In Las Vegas Weekly, Greg Beato details the journey from the post-9/11 End of Irony to Snakes On a Plane, and has a word for all those Jeremiahs who mourn the loss of America's moral clarity:
Ultimately, however, those who predicted a monolithic shift to the age of seriousness and those who lament that shift's failure to achieve permanence ignore an obvious but critical fact about America's pop culture. It's massively parallel. It contains multitudes. If you think we're burying our heads in the trivial sands of reality TV, video games and Gawker.com, have you somehow overlooked that comedy channel that broadcasts a full hour of political commentary four nights a week? Did you fail to note that our desire to understand 9/11 was so great that in 2004, it turned Michael Moore into a matinee idol capable of outgrossing Leonardo DiCaprio? America's pop culture has gotten more serious since 9/11—so serious that thousands of attorneys, college professors and even U.S. military personnel now spend their workdays parsing The New York Times for partisan bias instead of surfing for Japanese foot-porn.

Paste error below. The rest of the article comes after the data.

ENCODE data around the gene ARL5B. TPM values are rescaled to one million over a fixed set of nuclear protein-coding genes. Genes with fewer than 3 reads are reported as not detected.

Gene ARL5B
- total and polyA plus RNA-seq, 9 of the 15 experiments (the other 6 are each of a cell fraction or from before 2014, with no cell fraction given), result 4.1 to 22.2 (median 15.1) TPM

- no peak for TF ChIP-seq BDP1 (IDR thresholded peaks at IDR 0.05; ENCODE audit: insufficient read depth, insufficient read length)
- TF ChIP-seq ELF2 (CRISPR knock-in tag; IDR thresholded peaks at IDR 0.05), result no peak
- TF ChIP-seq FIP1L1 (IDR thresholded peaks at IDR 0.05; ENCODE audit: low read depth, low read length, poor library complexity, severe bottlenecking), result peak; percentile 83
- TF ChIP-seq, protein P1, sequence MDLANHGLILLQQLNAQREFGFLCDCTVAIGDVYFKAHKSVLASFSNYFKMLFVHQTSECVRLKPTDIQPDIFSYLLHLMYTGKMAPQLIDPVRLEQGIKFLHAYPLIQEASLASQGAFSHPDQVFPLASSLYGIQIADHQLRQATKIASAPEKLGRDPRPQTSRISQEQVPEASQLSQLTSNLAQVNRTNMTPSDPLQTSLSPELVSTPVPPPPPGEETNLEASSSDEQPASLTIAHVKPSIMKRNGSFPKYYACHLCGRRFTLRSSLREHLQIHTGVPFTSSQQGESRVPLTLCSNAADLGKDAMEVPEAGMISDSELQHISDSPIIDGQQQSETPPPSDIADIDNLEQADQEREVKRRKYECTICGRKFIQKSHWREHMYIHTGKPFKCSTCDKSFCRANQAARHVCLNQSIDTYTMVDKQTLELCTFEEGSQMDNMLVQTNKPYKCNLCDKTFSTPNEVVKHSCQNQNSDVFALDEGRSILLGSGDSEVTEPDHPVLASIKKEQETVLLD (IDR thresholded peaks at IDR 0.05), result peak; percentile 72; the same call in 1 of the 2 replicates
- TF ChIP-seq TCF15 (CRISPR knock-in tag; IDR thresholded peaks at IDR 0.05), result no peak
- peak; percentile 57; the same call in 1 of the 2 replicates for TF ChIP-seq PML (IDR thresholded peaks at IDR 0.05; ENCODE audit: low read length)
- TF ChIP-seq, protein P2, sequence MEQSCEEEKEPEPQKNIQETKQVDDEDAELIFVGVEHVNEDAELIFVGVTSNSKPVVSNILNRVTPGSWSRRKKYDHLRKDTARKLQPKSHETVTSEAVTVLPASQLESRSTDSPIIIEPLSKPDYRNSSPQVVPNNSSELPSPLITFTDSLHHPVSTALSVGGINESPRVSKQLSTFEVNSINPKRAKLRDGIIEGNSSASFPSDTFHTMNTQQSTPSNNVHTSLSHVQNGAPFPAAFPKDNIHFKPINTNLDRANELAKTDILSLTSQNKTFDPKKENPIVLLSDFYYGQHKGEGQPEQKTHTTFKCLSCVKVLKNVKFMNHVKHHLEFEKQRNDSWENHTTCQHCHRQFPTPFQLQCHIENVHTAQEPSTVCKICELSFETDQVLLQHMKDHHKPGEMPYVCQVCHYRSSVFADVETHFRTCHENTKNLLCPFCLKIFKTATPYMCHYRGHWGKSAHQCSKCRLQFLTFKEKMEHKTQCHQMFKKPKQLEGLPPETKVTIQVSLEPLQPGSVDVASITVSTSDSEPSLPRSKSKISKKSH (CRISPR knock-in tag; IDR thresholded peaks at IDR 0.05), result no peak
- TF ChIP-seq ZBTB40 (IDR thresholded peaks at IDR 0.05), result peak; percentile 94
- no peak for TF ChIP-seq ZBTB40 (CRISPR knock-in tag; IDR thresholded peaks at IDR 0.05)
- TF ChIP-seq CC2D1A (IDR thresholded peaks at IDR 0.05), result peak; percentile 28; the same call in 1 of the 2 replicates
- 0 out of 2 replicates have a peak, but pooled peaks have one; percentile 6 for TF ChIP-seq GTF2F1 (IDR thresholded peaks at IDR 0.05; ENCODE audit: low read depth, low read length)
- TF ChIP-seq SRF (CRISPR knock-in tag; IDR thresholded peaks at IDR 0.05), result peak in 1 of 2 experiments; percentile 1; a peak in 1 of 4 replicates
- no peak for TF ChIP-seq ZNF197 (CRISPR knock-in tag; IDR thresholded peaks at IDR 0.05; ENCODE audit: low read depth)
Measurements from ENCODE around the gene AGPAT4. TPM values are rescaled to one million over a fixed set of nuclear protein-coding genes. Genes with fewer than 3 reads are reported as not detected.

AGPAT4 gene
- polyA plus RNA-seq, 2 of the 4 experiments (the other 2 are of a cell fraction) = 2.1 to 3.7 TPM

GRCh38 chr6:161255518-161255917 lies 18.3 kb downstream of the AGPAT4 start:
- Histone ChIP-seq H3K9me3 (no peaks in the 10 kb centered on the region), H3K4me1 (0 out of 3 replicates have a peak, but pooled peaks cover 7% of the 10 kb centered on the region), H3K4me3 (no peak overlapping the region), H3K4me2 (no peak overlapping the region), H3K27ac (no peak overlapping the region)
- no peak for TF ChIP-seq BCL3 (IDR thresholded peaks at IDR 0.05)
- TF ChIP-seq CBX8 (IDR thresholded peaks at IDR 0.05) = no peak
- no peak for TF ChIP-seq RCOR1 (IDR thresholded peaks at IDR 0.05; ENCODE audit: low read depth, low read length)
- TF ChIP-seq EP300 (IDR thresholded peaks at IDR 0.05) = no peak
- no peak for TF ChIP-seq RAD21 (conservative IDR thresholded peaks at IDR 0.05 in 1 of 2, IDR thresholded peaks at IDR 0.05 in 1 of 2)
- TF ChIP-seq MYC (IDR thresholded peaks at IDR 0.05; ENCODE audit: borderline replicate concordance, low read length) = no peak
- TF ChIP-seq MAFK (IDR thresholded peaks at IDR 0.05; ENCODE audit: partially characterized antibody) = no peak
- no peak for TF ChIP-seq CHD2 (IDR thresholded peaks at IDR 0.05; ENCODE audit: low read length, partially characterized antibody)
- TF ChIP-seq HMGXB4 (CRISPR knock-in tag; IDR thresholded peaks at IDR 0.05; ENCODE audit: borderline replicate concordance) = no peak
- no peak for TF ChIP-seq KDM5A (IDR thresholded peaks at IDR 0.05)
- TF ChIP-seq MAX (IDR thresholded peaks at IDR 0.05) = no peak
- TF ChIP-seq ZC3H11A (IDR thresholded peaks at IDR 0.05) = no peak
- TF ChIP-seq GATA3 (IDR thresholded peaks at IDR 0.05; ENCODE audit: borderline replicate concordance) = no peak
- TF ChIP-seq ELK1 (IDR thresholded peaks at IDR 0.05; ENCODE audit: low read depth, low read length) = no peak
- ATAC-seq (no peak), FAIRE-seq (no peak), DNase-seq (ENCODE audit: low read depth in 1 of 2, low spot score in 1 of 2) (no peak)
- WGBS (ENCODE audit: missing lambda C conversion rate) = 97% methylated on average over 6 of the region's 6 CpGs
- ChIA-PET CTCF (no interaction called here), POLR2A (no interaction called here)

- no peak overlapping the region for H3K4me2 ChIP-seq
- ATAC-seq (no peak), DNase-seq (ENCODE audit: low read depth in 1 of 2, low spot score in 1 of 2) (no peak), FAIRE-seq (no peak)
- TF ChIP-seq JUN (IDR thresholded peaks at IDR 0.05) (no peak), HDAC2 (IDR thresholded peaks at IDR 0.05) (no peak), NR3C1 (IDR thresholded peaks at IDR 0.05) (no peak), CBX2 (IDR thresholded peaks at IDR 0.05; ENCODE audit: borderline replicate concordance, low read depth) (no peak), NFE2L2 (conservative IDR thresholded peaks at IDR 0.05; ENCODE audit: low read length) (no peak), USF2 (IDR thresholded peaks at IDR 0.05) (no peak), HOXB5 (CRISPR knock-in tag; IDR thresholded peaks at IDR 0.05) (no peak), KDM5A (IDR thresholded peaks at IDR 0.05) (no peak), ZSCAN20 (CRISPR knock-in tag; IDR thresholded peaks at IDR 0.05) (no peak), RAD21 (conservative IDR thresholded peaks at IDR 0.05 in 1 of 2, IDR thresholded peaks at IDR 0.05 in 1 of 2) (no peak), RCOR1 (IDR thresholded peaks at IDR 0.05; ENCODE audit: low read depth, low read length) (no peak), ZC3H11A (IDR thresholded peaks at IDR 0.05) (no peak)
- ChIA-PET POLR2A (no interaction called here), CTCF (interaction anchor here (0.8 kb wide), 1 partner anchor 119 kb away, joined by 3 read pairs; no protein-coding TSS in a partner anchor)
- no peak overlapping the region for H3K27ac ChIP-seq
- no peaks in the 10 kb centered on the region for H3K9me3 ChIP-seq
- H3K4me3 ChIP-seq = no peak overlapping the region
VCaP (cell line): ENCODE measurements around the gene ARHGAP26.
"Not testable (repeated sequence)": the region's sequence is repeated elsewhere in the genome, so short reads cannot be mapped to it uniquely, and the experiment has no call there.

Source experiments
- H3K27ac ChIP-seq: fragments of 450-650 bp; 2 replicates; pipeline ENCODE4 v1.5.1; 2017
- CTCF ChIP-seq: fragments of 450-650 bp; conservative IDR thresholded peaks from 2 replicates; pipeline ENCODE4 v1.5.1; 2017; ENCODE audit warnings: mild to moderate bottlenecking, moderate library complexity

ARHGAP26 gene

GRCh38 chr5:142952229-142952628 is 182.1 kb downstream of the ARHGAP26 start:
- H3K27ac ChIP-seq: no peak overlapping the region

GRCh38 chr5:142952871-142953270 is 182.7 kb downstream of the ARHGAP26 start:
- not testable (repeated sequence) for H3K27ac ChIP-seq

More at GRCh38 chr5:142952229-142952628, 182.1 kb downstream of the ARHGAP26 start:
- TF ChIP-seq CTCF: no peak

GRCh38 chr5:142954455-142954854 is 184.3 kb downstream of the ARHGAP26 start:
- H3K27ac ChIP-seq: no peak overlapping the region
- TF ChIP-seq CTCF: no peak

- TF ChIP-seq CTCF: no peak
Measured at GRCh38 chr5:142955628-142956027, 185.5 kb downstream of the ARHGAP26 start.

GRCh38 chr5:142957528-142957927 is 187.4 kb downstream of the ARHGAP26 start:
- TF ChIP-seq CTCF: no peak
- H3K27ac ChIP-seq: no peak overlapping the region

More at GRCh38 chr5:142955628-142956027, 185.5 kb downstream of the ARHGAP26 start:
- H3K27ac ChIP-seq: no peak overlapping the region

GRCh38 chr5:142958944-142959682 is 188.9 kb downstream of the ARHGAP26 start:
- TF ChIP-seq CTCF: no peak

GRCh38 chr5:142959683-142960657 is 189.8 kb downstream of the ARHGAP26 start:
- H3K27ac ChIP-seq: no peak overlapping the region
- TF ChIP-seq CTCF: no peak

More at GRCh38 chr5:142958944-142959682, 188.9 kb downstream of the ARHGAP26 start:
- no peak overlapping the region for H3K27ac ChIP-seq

Featuring an excellent conclusion defending the American culture the moral clarifiers simultaneously applaud themselves for defending and loath as a decadent cesspool.
Jacob Sullum blew some fog into the moral clarity argument way back when.